A massive cold spur hit Europe and here’s why
We’ve all shivered and made snowmen this past days. And when I say ‘we’ I mean mainland Europe. Malta was only hit by some cold winds for a couple of days. Sad thing is that I had to go to work unlike most Europeans.
Anyhow, why did sudden Siberian cold hit mainland Europe?
To answer this, one has to look at the arctic region (north pole) specifically between 10km and 60km up in the atmosphere or what it is known as the stratosphere.
Due to the inclination of the earth (the same reason why we have seasons), the northern pole doesn’t receive sunlight and the temperature differences creates a vortex. This massive stratospheric storm called the stratospheric polar vortex spans as wide as the north pole itself.
Since it is so high up we don’t usually feel its effects, but there are instances where this vortex destabilises causing its doughnut shape to morph into two or more doughnuts.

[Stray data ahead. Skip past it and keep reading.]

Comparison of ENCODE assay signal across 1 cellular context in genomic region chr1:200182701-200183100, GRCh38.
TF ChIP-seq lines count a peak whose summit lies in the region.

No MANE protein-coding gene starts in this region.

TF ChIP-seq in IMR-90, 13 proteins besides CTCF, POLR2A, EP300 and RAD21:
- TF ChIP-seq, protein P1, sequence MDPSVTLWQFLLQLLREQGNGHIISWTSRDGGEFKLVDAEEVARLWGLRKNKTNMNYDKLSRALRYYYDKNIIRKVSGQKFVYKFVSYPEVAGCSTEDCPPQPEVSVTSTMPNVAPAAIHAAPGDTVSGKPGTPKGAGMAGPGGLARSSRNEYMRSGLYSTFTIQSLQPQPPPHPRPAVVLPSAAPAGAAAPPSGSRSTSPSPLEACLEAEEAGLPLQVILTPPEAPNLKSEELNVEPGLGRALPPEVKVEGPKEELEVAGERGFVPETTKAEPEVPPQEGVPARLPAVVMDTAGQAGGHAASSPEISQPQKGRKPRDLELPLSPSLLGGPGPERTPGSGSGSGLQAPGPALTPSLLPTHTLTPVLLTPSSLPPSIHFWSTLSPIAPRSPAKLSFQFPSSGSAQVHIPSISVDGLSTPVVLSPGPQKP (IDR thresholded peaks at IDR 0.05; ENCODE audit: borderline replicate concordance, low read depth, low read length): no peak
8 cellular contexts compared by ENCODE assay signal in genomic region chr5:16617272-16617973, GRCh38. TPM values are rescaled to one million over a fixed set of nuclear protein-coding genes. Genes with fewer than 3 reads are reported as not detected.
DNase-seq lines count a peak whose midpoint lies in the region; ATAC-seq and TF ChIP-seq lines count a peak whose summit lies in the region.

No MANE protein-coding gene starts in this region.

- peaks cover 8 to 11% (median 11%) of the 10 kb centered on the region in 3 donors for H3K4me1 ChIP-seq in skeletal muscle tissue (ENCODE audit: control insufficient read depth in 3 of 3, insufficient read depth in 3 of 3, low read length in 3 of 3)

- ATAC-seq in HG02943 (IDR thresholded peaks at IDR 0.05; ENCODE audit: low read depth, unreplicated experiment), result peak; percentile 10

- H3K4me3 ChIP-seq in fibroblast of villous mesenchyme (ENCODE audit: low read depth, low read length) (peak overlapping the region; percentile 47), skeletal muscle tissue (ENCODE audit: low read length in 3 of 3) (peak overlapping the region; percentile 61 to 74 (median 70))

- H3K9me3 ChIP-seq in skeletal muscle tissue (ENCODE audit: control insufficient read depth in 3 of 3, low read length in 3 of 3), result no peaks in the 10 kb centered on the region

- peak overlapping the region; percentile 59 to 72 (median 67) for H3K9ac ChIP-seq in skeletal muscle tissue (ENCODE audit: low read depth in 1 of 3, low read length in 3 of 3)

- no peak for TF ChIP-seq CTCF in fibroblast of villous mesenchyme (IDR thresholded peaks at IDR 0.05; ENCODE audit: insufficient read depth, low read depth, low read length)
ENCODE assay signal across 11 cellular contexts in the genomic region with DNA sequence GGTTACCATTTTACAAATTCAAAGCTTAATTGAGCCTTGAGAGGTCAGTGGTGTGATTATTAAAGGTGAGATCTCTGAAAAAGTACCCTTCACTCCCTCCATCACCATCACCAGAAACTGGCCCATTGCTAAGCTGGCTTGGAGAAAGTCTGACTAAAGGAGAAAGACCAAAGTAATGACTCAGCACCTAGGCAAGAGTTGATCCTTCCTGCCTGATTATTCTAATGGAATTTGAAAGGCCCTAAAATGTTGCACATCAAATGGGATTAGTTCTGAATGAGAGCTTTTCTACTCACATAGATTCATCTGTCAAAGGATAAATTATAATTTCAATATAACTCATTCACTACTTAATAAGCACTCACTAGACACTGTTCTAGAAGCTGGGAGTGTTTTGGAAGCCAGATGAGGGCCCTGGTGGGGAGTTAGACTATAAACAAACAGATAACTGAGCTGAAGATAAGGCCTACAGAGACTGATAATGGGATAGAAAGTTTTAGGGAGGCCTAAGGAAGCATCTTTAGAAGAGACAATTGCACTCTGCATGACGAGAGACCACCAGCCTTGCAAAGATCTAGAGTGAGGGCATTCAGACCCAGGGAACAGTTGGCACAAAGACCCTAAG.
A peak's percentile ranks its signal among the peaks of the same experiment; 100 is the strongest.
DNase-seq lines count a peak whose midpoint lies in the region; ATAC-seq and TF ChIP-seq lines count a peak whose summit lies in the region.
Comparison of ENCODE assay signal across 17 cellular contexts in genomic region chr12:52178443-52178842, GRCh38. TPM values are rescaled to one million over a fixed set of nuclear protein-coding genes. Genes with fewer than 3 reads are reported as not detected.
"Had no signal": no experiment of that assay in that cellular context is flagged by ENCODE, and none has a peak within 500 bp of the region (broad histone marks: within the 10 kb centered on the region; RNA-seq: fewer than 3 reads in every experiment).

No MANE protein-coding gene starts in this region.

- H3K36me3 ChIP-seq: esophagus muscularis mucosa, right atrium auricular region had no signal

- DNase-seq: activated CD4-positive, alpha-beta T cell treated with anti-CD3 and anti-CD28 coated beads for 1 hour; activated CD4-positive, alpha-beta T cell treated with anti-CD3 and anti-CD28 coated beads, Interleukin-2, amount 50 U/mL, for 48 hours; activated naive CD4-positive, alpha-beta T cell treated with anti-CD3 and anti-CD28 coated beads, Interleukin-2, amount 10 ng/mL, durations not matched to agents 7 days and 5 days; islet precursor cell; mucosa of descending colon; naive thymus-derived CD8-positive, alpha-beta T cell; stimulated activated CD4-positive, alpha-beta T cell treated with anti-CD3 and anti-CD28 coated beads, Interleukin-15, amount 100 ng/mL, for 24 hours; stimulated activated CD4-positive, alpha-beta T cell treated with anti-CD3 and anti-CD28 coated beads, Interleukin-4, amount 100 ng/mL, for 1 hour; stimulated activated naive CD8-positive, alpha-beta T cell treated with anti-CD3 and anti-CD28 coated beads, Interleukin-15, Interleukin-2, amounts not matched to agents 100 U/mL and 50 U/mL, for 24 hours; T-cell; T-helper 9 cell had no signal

Actually Europe’s complaining since this splitting compresses air, heating up the stratosphere violently. So violent, that it pushes the cold arctic troposphere, or basically our weather portion of the atmosphere, disrupting our usually weather patterns.
Then we end up with something like this:
If you want to know more please take a look at Simon Clark‘s video which has explained it much better than I ever could.
It’s all thanks to Simon Clark (twitter: @simonoxyphys) that I came to know of this so please do support him
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Featured photo credits: Snapwire – Pexels.